The role of expectations in euro area inflation dynamics
This paper examines empirical performance of three different Phillips curve specifications in the euro area. Instead of imposing rational expectations, direct measures, ie OECD forecasts, are used to proxy economic agents’ inflation expectations. Real marginal costs are measured in three different ways. The results suggest that with directly measured expectations the estimated New Classical Phillips curve has satisfactory statistical properties. Moreover, the driving variable enters the estimated, purely forward-looking, New Keynesian Phillips curve with the correct sign, but it is clearly outperformed by the New Classical and Hybrid Phillips curves. We interpret our results as indicating that the European inflation process is not purely forward-looking, so that inflation cannot instantaneously adjust to new information. Consequently, even allowing for possible non-rationality in expectations, a lagged inflation term enters the New Keynesian Phillips curve for European inflation dynamics. The inflation process seems to have become more forward-looking in the recent years of low and stable inflation. Furthermore, in the New Keynesian Phillips curve relationship, the output gap turns out to be at least as good a proxy for real marginal cost as is the labour income share.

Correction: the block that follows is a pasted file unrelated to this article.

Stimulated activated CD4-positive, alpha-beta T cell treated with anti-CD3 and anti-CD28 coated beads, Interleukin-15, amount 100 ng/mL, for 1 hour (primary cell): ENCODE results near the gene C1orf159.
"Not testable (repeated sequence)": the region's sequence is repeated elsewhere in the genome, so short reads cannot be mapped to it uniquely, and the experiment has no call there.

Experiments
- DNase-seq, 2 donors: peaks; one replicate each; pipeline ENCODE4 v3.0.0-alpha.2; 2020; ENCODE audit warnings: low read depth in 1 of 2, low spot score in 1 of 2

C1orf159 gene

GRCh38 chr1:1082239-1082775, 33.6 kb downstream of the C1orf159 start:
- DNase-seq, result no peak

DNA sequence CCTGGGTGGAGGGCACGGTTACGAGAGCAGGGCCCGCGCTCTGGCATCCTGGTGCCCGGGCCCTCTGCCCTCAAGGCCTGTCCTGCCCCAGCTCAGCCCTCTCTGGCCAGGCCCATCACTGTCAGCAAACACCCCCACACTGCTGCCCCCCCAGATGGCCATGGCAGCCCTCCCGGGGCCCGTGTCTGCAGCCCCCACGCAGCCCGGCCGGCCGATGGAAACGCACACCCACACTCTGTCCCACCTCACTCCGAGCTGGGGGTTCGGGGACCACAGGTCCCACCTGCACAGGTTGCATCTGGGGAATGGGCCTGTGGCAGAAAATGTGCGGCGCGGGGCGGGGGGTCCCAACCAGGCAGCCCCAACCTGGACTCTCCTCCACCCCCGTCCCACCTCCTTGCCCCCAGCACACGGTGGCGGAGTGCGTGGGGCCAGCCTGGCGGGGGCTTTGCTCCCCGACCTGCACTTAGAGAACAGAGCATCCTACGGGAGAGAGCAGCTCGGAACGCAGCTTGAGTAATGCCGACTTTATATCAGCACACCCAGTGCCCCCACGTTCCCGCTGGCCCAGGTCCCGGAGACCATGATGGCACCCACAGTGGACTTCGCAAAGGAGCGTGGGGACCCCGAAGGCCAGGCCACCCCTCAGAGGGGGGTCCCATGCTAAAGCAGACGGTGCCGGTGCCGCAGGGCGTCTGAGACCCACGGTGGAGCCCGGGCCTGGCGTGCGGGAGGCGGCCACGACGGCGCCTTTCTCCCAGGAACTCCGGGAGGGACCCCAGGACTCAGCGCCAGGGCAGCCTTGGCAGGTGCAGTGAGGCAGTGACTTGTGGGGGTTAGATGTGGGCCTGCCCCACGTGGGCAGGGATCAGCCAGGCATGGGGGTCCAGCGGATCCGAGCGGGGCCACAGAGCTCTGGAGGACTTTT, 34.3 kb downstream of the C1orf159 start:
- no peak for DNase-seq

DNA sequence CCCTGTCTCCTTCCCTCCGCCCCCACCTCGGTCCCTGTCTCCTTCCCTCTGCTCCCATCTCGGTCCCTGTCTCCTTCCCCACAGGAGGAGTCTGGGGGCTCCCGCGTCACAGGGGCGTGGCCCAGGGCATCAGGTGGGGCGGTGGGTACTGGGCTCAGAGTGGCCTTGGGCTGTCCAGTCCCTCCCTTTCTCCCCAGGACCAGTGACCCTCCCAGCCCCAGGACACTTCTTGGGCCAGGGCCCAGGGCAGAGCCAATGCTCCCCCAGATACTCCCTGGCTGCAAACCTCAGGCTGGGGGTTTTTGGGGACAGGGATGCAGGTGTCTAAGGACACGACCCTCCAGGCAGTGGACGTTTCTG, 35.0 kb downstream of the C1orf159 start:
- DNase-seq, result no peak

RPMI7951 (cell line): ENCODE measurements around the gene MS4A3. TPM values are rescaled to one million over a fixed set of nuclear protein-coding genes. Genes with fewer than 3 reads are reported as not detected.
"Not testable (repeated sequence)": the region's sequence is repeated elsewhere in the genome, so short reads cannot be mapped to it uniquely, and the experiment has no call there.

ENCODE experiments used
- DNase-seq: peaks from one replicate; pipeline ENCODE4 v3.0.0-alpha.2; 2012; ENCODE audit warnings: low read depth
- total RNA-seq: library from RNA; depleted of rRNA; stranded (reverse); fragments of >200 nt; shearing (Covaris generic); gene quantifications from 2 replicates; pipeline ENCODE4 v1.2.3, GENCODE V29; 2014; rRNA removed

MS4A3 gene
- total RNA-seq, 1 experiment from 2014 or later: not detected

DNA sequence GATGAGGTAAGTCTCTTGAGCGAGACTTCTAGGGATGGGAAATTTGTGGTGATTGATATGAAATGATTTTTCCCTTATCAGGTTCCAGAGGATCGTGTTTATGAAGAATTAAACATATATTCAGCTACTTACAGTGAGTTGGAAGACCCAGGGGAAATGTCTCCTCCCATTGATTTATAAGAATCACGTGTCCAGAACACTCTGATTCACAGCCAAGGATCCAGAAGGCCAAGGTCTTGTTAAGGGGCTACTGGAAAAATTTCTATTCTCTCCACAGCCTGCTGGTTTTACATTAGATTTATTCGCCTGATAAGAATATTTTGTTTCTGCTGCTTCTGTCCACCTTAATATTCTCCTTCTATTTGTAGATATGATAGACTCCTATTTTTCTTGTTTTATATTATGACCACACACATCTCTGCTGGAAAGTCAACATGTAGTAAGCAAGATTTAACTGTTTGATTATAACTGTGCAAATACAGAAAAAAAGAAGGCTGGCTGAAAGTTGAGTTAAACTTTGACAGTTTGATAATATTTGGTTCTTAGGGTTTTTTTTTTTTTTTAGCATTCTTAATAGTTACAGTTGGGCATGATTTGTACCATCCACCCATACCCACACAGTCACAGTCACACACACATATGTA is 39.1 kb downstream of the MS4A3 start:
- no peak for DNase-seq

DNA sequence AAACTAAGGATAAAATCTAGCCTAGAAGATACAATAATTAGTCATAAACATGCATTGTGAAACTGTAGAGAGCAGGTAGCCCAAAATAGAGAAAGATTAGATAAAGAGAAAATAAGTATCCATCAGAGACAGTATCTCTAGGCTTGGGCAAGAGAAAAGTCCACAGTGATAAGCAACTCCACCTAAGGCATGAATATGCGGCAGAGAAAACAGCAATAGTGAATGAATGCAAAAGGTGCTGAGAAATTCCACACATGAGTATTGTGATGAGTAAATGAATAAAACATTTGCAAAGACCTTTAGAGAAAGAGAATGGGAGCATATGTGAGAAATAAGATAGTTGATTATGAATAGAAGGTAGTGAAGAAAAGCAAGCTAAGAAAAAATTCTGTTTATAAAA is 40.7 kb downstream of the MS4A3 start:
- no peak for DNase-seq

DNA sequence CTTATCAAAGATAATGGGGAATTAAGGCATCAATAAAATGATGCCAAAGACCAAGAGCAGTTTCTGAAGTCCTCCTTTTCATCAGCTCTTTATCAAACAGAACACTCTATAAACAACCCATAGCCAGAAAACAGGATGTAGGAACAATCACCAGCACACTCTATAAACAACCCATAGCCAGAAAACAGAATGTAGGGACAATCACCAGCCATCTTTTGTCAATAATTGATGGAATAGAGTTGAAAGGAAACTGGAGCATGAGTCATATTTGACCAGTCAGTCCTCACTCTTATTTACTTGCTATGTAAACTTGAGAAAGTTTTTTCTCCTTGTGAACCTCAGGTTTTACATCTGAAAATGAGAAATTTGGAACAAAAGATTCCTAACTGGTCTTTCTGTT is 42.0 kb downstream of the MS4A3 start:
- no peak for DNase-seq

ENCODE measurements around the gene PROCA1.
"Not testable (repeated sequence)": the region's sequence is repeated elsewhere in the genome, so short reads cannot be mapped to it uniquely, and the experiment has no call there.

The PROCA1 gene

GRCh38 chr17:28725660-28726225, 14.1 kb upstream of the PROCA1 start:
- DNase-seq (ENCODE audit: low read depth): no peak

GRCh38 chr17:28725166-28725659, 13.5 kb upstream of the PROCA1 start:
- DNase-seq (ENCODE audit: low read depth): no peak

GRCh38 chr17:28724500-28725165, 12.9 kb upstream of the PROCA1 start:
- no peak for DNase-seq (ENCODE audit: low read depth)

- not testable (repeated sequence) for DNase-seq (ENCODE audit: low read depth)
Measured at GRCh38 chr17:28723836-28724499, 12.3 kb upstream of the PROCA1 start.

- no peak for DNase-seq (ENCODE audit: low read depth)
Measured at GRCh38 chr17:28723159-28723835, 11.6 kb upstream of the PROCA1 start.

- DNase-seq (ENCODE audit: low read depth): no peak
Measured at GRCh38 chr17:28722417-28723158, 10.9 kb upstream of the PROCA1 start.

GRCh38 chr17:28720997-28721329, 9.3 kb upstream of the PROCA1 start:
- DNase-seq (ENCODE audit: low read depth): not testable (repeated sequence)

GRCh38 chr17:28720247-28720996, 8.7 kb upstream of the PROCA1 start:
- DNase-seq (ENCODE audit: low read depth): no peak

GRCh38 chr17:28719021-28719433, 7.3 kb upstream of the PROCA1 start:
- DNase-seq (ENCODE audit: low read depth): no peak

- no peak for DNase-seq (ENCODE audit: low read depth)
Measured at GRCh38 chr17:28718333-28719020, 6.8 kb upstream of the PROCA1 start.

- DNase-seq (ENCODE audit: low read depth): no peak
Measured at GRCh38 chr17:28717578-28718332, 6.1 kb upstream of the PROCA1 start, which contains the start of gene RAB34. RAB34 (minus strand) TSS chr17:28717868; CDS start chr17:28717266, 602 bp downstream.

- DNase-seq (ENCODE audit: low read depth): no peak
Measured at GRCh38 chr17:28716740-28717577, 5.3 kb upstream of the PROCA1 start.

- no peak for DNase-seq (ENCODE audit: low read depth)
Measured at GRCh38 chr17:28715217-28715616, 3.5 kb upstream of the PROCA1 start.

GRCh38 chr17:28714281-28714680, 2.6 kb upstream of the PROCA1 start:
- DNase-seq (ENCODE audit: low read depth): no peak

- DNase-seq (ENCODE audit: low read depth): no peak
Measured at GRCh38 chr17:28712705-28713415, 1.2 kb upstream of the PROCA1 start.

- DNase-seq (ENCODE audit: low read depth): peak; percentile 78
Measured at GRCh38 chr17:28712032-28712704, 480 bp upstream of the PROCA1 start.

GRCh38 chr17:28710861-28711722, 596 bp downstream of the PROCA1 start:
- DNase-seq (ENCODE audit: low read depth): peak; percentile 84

|Date of creation:||29 Aug 2005|
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